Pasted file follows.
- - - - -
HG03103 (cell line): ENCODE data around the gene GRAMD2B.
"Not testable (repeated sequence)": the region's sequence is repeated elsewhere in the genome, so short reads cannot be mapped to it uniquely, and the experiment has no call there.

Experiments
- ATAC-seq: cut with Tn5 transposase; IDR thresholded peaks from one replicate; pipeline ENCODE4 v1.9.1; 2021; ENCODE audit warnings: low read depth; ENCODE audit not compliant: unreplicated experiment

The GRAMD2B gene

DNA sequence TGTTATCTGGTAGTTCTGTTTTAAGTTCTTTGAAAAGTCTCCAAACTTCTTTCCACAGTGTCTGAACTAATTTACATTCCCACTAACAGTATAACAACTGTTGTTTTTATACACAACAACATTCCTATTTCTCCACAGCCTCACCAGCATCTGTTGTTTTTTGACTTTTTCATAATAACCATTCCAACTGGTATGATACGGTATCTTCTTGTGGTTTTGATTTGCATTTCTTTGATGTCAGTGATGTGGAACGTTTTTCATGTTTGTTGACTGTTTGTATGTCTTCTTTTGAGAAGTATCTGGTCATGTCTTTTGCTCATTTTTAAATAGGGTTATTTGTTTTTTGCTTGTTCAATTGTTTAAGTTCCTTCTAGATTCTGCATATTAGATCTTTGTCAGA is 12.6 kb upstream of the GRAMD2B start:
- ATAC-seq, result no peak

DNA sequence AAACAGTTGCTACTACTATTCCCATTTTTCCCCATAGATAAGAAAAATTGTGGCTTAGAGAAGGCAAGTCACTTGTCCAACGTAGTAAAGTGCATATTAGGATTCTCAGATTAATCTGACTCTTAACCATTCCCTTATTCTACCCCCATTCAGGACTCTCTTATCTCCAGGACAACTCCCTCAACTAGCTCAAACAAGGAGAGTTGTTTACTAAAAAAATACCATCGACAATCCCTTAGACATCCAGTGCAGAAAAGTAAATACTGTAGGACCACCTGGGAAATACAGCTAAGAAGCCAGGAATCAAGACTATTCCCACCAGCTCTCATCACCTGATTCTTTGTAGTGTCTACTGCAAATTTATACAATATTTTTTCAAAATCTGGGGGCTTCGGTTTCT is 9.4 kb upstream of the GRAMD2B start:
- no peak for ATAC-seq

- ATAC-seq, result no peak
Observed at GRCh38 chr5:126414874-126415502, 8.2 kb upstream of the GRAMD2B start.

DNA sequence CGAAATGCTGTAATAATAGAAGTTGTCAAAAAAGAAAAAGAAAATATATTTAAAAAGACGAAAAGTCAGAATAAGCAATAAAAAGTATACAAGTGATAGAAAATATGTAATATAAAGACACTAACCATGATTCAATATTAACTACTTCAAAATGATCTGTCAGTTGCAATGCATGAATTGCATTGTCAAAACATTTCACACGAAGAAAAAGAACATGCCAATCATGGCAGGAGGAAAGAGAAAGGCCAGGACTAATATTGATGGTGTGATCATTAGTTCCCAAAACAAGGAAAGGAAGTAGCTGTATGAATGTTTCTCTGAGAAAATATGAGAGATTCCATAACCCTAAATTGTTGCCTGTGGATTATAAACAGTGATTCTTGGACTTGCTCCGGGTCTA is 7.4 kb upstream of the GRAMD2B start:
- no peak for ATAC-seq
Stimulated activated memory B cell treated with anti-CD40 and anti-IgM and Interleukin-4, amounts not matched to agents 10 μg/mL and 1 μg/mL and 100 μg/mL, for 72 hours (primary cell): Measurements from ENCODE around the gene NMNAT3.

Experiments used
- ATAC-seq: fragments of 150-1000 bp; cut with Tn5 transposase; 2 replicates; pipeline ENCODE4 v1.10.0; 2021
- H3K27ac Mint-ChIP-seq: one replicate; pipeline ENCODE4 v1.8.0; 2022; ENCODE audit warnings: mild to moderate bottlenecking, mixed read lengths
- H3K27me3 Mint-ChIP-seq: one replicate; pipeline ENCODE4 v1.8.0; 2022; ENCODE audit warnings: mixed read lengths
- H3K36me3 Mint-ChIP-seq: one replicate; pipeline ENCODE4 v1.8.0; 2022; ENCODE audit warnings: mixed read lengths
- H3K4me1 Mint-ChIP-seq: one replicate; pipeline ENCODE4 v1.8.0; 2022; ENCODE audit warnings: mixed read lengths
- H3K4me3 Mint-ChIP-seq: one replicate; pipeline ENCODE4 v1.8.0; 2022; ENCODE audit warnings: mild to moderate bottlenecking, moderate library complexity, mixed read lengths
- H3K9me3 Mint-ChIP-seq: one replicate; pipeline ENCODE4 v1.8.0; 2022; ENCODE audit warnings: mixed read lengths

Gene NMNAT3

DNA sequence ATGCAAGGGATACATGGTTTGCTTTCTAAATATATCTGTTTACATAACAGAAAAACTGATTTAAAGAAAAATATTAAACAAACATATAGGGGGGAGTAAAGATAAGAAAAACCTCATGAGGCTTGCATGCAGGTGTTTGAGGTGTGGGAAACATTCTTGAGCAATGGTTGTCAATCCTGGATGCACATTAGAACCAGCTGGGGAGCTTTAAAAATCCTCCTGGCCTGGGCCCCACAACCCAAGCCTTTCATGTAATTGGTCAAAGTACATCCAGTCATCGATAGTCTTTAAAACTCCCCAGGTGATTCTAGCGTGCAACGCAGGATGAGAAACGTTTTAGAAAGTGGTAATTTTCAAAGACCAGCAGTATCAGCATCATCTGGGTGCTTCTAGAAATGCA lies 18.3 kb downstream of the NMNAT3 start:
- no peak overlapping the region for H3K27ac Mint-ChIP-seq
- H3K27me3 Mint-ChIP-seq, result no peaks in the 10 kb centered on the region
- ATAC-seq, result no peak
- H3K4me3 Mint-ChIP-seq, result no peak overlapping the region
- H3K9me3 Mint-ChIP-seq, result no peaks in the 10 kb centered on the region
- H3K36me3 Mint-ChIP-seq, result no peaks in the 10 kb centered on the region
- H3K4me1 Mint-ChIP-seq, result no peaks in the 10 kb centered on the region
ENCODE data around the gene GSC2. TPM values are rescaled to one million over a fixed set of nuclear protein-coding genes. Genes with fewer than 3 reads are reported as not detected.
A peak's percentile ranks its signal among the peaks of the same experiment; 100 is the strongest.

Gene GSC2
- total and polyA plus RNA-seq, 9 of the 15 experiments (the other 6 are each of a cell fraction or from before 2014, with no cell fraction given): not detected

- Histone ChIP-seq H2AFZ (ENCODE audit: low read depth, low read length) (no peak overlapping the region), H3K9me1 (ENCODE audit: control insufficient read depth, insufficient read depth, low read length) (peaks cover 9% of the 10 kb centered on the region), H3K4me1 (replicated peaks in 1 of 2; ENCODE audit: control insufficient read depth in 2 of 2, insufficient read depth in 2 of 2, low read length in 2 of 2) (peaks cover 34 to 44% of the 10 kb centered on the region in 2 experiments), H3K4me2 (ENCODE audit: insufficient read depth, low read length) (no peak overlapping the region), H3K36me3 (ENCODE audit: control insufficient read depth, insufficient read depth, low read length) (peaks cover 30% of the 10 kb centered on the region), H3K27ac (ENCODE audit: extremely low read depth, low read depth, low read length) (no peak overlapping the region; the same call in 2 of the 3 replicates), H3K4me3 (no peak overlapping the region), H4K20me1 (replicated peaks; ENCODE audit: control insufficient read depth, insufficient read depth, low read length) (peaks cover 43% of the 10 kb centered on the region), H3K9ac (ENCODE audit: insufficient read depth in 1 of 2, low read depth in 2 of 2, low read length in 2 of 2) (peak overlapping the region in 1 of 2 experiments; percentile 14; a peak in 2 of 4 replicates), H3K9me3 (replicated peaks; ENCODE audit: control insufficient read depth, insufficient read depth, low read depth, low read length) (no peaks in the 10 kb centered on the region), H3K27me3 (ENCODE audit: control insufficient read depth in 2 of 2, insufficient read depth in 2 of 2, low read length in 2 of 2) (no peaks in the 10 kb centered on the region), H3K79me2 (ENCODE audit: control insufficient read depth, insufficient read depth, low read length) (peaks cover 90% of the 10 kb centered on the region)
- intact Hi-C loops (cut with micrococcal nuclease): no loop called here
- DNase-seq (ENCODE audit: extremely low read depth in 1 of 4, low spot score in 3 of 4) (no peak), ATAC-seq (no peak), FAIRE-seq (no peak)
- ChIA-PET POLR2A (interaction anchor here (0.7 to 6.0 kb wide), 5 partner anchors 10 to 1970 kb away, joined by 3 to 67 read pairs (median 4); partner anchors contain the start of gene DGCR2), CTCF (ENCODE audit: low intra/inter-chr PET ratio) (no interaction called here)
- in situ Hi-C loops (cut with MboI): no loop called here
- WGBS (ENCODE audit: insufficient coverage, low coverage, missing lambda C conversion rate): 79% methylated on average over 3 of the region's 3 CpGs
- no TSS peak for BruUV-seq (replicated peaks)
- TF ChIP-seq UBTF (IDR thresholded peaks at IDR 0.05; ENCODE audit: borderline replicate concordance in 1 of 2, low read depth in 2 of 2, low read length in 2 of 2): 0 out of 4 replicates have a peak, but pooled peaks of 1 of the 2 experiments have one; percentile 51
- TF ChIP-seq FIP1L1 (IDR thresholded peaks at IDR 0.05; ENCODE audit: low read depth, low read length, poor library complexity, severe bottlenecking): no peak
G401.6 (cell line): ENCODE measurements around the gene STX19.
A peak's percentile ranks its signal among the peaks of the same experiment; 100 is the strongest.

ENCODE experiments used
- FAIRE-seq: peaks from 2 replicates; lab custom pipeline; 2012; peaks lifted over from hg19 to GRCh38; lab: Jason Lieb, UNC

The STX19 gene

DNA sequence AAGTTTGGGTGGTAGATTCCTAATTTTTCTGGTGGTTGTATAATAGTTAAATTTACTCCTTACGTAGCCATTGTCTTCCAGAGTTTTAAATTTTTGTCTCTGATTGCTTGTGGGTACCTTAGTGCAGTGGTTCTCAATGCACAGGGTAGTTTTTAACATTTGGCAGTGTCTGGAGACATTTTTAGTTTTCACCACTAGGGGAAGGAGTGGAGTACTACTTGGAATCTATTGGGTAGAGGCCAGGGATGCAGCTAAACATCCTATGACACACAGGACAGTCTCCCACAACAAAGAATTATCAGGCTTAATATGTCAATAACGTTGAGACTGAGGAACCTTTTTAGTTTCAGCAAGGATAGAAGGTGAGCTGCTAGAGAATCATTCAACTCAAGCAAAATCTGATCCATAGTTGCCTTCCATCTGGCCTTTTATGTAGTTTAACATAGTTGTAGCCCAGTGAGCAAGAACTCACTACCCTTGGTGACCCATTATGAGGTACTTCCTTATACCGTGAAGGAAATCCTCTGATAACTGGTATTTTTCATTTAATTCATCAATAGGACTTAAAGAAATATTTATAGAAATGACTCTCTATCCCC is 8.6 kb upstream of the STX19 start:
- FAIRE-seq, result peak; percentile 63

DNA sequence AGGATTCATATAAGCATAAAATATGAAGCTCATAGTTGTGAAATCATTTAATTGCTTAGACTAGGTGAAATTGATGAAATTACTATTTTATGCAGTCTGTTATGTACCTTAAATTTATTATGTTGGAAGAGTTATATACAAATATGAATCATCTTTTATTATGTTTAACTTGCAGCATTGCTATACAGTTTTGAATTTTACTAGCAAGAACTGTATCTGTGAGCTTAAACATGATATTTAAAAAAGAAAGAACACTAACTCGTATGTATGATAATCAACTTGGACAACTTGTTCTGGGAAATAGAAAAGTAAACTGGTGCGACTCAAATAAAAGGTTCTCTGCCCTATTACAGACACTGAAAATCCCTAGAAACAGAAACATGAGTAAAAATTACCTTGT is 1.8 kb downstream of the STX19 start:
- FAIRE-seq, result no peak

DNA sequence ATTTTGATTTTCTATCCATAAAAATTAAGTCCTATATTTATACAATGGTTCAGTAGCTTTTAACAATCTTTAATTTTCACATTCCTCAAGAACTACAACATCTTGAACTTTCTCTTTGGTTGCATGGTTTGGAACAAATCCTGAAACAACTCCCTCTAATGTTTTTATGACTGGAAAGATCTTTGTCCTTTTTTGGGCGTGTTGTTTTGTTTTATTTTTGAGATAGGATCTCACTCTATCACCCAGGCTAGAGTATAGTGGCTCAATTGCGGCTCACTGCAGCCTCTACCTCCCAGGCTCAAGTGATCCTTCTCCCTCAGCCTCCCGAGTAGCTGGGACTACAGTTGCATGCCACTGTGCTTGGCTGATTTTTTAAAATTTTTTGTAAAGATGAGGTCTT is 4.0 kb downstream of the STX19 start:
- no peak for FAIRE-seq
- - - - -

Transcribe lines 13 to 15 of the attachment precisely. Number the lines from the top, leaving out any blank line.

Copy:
- no peak for ATAC-seq
Stimulated activated memory B cell treated with anti-CD40 and anti-IgM and Interleukin-4, amounts not matched to agents 10 μg/mL and 1 μg/mL and 100 μg/mL, for 72 hours (primary cell): Measurements from ENCODE around the gene NMNAT3.

Experiments used